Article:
The BCM 293 may coordinate any one or more functions from a wide range of vehicle functionality, including energy management systems, alarms, vehicle immobilizers, driver and rider access authorization systems, Phone-as-a-Key (PaaK) systems, driver assistance systems, AV control systems, power windows, doors, actuators, and other functionality, etc. The BCM 293 may be configured for vehicle energy management, exterior lighting control, wiper functionality, power window and door functionality, heating ventilation and air conditioning systems, and driver integration systems. In other aspects, the BCM 293 may control auxiliary equipment functionality, and/or be responsible for integration of such functionality.

The computing system architecture of the automotive computer 245, VCU 265, and/or the advance pairing system 207 may omit certain computing modules. It should be readily understood that the computing environment depicted in FIG. 2 is one example of a possible implementation according to the present disclosure, and thus, it should not be considered limiting or exclusive.

FIG. 3 is a flow diagram depicting an example advance device pairing of a mobile device to an automotive computer using the system of FIG. 2 in accordance with the present disclosure. One advantage of the advance pairing and communication system 207 depicted with respect to FIG. 2 is the ability of a user to minimize the number of steps associated with enabling a secured connection between their mobile device 220 and the vehicle 205. In an example scenario, the user 240 may be shopping for a new truck (e.g., the truck 205) and may have made a purchase decision. The user 240 may establish a user account with the original equipment manufacturer (OEM) for the vehicle 205 by installing an application 235 on the mobile device 220, and registering the mobile device 220 (and by extension, the instantiation of the application 235) with the SDN server 270, which may be associated with and/or operated by the OEM of the vehicle 205.

Establishing a user account with the SDN server 270 may include providing user information such as name, residence address, and other personally identifiable information. Establishing the account may further include, as shown in FIG. 3, a pre-pairing operation that configures both the mobile device 220 and the vehicle 205 for a secure communication channel using a Bluetooth® Low Energy (BLE) connection (depicted as step (4) in FIG. 3), or using a Bluetooth® Classic communication channel (not shown in FIG. 3).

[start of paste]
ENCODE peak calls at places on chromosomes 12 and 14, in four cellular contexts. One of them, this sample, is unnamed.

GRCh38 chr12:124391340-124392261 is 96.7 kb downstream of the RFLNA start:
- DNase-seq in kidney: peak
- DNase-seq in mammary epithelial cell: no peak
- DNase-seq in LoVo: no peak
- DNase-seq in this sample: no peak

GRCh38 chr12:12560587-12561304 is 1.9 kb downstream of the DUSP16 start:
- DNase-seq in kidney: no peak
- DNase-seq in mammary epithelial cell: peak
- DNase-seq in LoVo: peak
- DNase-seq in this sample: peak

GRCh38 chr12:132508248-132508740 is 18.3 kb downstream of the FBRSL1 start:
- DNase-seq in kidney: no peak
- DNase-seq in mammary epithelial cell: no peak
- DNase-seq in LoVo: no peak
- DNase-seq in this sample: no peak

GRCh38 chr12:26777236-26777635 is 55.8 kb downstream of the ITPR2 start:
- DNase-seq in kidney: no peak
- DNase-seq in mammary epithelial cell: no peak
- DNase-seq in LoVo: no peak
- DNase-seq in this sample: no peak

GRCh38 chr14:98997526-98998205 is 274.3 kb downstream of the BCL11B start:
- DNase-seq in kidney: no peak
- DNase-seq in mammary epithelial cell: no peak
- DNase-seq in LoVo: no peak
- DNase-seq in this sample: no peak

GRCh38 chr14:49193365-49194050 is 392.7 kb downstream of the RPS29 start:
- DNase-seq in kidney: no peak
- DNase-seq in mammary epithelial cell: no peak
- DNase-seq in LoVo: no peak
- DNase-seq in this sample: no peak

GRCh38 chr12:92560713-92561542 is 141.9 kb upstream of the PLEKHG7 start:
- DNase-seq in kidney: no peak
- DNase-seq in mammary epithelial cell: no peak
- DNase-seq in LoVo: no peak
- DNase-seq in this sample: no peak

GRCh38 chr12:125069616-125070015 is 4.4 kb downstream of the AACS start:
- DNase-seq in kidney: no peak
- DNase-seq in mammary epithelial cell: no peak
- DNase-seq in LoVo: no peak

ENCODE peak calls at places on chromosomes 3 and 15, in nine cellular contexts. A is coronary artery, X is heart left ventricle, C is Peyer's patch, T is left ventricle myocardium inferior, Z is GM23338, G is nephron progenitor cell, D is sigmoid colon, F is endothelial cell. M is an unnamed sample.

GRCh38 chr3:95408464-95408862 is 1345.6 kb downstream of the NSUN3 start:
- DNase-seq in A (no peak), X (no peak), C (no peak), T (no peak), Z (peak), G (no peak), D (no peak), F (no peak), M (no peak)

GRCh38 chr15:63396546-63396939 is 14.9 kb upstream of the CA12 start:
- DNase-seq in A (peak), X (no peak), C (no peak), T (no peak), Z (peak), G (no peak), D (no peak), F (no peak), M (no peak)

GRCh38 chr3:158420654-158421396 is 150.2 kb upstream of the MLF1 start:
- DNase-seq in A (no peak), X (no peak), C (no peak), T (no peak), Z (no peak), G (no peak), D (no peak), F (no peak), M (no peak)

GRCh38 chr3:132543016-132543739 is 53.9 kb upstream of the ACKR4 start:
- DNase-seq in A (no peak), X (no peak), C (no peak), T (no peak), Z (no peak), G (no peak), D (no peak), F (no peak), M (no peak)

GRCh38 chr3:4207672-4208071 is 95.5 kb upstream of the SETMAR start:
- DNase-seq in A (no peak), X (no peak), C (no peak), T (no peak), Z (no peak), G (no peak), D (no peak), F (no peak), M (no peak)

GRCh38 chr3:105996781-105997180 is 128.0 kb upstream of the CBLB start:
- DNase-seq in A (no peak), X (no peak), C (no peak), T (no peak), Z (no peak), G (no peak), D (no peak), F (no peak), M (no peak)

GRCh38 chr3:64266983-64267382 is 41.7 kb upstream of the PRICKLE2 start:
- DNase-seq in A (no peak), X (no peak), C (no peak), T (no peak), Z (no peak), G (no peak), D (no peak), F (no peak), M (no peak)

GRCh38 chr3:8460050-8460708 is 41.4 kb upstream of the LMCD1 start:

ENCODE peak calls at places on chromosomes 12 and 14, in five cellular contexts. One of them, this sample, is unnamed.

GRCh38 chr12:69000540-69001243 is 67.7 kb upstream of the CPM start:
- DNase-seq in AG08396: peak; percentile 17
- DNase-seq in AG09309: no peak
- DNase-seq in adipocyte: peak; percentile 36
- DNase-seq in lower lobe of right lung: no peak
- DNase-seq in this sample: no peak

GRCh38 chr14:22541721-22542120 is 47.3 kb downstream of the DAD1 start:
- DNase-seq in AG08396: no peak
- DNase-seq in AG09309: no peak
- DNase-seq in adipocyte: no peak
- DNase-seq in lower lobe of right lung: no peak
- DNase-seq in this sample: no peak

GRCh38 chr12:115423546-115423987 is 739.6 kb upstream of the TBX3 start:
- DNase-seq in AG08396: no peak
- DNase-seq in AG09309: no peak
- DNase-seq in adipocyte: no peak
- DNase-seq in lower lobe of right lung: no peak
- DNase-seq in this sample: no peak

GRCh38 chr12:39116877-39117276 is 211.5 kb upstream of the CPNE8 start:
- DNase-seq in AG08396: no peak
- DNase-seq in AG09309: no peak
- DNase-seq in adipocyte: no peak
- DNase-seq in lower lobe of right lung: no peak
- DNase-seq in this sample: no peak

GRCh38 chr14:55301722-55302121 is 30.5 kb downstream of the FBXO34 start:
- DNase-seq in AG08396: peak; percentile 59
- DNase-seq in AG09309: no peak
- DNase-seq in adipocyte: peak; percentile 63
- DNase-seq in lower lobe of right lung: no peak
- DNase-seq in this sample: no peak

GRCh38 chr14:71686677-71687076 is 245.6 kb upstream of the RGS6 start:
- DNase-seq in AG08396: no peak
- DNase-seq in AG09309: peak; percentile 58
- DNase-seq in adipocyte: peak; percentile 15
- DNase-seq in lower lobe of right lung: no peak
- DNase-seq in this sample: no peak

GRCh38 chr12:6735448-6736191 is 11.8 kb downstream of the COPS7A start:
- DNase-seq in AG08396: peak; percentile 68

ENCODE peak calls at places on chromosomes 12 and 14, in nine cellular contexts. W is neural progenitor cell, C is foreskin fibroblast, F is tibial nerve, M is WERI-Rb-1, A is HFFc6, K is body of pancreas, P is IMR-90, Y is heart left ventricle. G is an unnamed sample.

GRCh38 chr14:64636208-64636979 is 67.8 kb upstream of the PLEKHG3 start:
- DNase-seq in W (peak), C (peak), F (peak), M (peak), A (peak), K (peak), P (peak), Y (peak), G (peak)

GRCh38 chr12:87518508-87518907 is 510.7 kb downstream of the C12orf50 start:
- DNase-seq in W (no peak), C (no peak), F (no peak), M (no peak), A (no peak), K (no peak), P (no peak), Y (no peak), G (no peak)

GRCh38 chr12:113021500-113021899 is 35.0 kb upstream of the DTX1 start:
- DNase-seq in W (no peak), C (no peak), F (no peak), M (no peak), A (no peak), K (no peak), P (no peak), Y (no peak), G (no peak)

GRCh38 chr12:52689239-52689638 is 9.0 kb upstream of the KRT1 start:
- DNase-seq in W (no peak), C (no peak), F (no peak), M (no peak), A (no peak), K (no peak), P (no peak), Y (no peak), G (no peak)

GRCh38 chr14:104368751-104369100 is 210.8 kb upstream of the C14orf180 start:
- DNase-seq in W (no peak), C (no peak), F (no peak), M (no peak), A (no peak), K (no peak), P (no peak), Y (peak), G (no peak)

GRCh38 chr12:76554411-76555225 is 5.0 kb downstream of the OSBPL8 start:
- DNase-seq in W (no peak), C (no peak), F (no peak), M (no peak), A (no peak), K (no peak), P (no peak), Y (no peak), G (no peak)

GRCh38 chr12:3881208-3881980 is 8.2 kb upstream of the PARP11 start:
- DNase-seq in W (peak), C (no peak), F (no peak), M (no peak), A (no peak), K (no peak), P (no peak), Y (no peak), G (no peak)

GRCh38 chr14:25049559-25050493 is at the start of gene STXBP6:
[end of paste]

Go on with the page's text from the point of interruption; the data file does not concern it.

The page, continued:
At step 1, the user 240 may enter a vehicle identification number (VIN) in an entry box 305, and provide an input that indicates a request to connect the mobile device 220 with the automotive computer 245 (as shown in FIG. 2). Accordingly, the application 235 may provide a plurality of user-selectable icon(s) 310, which may include a selection indicating approval for establishing an automatic pre-pairing of the vehicle 205 with the mobile device 220. At step (1) the user 240 is shown selecting “Yes” to provide the user approval for the auto-pairing operation, which may include consent to remotely push the user's (240) data to the vehicle 205.

At step (2), the mobile device 220 sends a pre-pairing request message 313 to the SDN server 270 responsive to the request to connect the mobile device with the automotive computer. The mobile device 220 may connect with the SDN server 270 via the network(s) 125 using TCP/IP protocols, or another Internet protocol.

Responsive to the pre-pairing request message 313, at Step 3A, the SDN server 270 may send, via the network(s), an encrypted payload 317 to the mobile device 220 that includes a mobile unique identification (ID) 315, a vehicle unique ID 320, and/or a vehicle key 325. The mobile unique ID may uniquely identify the mobile device 220. The vehicle unique ID 320 may uniquely identify the vehicle 205 and the VIN entered in the box 305 of application 235. The vehicle key 325 may be a security key that may be associated with the vehicle's unique ID, and may be part of an encrypted key pair (where the second key is a mobile device key 330).

At Step 3B, the SDN server 270 may also push an encrypted payload package 257 that can include the mobile unique ID 315, the vehicle unique ID 320, and the mobile device key 330, to the vehicle 205 responsive to the pre-pairing request message 313, where the automotive computer 245 stores the encrypted payload in the memory 255, and uses the encrypted payload in a BLE handshake protocol as depicted in FIGS. 4-6.